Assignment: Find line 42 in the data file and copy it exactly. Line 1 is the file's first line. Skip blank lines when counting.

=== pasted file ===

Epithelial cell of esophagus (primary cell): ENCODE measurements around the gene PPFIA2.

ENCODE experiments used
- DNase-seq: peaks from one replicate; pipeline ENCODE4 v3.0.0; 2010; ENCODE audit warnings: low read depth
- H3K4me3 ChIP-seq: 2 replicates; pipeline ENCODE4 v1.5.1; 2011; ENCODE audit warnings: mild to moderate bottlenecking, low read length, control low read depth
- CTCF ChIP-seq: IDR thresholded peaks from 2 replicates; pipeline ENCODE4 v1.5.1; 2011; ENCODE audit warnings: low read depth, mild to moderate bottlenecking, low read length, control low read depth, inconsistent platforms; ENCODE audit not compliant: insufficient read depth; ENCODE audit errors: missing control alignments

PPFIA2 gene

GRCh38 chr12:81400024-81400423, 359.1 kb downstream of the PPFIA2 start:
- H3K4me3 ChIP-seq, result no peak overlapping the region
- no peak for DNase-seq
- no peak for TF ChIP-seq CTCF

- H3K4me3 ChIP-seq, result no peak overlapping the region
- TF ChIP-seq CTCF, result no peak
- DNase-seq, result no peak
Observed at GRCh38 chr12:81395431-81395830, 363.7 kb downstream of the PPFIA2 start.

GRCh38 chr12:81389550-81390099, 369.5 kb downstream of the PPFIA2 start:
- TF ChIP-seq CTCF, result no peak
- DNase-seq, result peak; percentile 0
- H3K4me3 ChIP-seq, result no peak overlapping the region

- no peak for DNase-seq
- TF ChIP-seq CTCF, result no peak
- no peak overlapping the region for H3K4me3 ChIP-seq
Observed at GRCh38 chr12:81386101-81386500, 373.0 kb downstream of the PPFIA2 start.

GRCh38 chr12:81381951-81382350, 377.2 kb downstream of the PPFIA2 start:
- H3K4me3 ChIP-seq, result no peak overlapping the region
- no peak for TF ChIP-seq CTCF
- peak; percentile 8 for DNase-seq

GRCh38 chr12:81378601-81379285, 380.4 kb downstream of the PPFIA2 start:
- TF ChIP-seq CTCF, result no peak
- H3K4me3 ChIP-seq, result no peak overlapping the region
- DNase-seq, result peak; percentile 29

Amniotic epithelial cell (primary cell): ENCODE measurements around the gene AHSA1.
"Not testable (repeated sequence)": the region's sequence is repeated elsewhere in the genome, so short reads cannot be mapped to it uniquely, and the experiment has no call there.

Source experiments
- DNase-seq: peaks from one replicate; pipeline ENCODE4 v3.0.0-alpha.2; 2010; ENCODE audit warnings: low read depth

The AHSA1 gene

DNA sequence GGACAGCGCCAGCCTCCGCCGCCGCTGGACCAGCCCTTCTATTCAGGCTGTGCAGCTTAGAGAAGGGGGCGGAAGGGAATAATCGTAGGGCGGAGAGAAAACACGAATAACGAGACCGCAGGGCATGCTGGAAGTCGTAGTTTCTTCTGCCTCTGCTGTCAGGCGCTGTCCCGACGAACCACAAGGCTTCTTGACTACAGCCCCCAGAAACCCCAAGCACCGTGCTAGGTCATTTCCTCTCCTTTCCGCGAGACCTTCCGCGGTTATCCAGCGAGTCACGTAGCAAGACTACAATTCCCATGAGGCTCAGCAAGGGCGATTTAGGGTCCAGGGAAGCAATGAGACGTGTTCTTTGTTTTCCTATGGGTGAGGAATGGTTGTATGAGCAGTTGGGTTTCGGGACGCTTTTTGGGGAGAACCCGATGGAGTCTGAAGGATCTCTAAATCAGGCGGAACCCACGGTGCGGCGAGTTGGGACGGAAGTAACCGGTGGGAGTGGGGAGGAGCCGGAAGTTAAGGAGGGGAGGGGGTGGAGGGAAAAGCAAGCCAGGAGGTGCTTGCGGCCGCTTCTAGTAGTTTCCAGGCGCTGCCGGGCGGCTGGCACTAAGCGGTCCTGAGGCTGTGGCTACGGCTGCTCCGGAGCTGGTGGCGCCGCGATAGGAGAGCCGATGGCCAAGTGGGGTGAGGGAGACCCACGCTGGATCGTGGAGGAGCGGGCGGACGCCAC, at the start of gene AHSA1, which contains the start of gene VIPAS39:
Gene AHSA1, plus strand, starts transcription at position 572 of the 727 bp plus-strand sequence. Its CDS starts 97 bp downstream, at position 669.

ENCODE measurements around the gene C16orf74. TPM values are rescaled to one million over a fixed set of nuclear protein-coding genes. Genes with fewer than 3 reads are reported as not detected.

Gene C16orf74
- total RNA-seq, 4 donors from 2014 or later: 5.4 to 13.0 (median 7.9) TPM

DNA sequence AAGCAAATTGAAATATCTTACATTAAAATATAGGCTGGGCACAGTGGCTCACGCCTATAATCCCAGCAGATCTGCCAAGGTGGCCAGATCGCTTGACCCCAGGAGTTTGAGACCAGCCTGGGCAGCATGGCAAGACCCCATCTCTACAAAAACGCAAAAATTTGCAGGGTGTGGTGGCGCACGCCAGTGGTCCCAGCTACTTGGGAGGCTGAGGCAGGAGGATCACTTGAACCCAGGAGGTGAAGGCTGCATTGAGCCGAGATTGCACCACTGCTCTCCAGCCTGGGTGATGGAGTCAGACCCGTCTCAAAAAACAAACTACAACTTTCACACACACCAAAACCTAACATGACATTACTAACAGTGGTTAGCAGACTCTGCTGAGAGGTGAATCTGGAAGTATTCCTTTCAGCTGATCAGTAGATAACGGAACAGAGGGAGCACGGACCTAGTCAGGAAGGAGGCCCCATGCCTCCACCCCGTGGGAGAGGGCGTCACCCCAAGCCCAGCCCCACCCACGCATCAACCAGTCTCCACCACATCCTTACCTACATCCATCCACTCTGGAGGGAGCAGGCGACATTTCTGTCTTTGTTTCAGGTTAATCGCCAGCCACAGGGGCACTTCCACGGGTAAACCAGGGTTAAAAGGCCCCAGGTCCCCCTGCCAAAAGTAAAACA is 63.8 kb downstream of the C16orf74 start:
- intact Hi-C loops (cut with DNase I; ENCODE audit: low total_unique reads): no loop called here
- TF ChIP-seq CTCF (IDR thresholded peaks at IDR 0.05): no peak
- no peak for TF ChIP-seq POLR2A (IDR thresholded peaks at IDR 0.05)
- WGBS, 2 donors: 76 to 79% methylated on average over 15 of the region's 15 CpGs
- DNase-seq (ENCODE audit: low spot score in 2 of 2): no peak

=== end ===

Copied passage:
- intact Hi-C loops (cut with DNase I; ENCODE audit: low total_unique reads): no loop called here